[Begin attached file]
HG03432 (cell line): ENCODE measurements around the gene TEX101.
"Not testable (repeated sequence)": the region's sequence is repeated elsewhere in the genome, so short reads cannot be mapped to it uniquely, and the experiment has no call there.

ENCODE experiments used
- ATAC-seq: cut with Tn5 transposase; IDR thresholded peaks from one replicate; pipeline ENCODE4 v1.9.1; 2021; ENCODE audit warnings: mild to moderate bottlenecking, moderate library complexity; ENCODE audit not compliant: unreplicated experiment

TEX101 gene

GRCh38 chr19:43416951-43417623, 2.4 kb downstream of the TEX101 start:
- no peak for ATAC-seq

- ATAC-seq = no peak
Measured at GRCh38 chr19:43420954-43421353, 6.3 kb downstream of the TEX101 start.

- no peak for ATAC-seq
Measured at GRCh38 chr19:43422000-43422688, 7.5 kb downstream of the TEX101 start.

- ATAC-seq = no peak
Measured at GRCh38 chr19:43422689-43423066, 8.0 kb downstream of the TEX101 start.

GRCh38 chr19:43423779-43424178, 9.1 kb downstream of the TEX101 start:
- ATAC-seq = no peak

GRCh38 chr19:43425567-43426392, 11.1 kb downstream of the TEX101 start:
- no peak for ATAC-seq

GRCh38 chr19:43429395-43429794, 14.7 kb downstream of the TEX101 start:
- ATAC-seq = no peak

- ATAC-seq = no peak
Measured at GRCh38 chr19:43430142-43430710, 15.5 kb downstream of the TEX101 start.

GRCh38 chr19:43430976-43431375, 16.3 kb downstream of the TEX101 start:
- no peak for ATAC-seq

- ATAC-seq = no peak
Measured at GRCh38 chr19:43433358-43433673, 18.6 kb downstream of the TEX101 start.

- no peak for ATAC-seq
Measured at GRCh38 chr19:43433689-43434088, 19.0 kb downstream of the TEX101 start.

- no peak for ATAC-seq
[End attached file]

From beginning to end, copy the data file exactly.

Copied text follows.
HG03432 (cell line): ENCODE measurements around the gene TEX101.
"Not testable (repeated sequence)": the region's sequence is repeated elsewhere in the genome, so short reads cannot be mapped to it uniquely, and the experiment has no call there.

ENCODE experiments used
- ATAC-seq: cut with Tn5 transposase; IDR thresholded peaks from one replicate; pipeline ENCODE4 v1.9.1; 2021; ENCODE audit warnings: mild to moderate bottlenecking, moderate library complexity; ENCODE audit not compliant: unreplicated experiment

TEX101 gene

GRCh38 chr19:43416951-43417623, 2.4 kb downstream of the TEX101 start:
- no peak for ATAC-seq

- ATAC-seq = no peak
Measured at GRCh38 chr19:43420954-43421353, 6.3 kb downstream of the TEX101 start.

- no peak for ATAC-seq
Measured at GRCh38 chr19:43422000-43422688, 7.5 kb downstream of the TEX101 start.

- ATAC-seq = no peak
Measured at GRCh38 chr19:43422689-43423066, 8.0 kb downstream of the TEX101 start.

GRCh38 chr19:43423779-43424178, 9.1 kb downstream of the TEX101 start:
- ATAC-seq = no peak

GRCh38 chr19:43425567-43426392, 11.1 kb downstream of the TEX101 start:
- no peak for ATAC-seq

GRCh38 chr19:43429395-43429794, 14.7 kb downstream of the TEX101 start:
- ATAC-seq = no peak

- ATAC-seq = no peak
Measured at GRCh38 chr19:43430142-43430710, 15.5 kb downstream of the TEX101 start.

GRCh38 chr19:43430976-43431375, 16.3 kb downstream of the TEX101 start:
- no peak for ATAC-seq

- ATAC-seq = no peak
Measured at GRCh38 chr19:43433358-43433673, 18.6 kb downstream of the TEX101 start.

- no peak for ATAC-seq
Measured at GRCh38 chr19:43433689-43434088, 19.0 kb downstream of the TEX101 start.

- no peak for ATAC-seq